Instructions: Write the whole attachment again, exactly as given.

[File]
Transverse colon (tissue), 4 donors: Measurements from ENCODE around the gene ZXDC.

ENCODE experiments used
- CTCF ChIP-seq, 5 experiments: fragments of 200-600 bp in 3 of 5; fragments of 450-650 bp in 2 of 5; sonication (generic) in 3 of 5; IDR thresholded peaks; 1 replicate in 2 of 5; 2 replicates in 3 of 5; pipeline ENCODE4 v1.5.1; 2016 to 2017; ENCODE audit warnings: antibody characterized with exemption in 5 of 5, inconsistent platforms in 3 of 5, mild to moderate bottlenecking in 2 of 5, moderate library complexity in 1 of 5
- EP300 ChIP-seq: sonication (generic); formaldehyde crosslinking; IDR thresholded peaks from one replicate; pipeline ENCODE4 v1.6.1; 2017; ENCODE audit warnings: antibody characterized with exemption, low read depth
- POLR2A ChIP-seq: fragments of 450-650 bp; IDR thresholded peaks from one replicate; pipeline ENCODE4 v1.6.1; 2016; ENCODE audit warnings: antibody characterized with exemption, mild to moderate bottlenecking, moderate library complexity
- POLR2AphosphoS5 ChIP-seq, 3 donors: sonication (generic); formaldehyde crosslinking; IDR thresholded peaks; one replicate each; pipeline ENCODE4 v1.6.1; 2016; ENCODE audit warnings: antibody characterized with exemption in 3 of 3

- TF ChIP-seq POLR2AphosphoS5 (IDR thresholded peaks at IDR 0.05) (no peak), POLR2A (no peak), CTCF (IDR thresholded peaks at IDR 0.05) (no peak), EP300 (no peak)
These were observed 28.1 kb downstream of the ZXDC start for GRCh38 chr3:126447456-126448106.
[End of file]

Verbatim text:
Transverse colon (tissue), 4 donors: Measurements from ENCODE around the gene ZXDC.

ENCODE experiments used
- CTCF ChIP-seq, 5 experiments: fragments of 200-600 bp in 3 of 5; fragments of 450-650 bp in 2 of 5; sonication (generic) in 3 of 5; IDR thresholded peaks; 1 replicate in 2 of 5; 2 replicates in 3 of 5; pipeline ENCODE4 v1.5.1; 2016 to 2017; ENCODE audit warnings: antibody characterized with exemption in 5 of 5, inconsistent platforms in 3 of 5, mild to moderate bottlenecking in 2 of 5, moderate library complexity in 1 of 5
- EP300 ChIP-seq: sonication (generic); formaldehyde crosslinking; IDR thresholded peaks from one replicate; pipeline ENCODE4 v1.6.1; 2017; ENCODE audit warnings: antibody characterized with exemption, low read depth
- POLR2A ChIP-seq: fragments of 450-650 bp; IDR thresholded peaks from one replicate; pipeline ENCODE4 v1.6.1; 2016; ENCODE audit warnings: antibody characterized with exemption, mild to moderate bottlenecking, moderate library complexity
- POLR2AphosphoS5 ChIP-seq, 3 donors: sonication (generic); formaldehyde crosslinking; IDR thresholded peaks; one replicate each; pipeline ENCODE4 v1.6.1; 2016; ENCODE audit warnings: antibody characterized with exemption in 3 of 3

- TF ChIP-seq POLR2AphosphoS5 (IDR thresholded peaks at IDR 0.05) (no peak), POLR2A (no peak), CTCF (IDR thresholded peaks at IDR 0.05) (no peak), EP300 (no peak)
These were observed 28.1 kb downstream of the ZXDC start for GRCh38 chr3:126447456-126448106.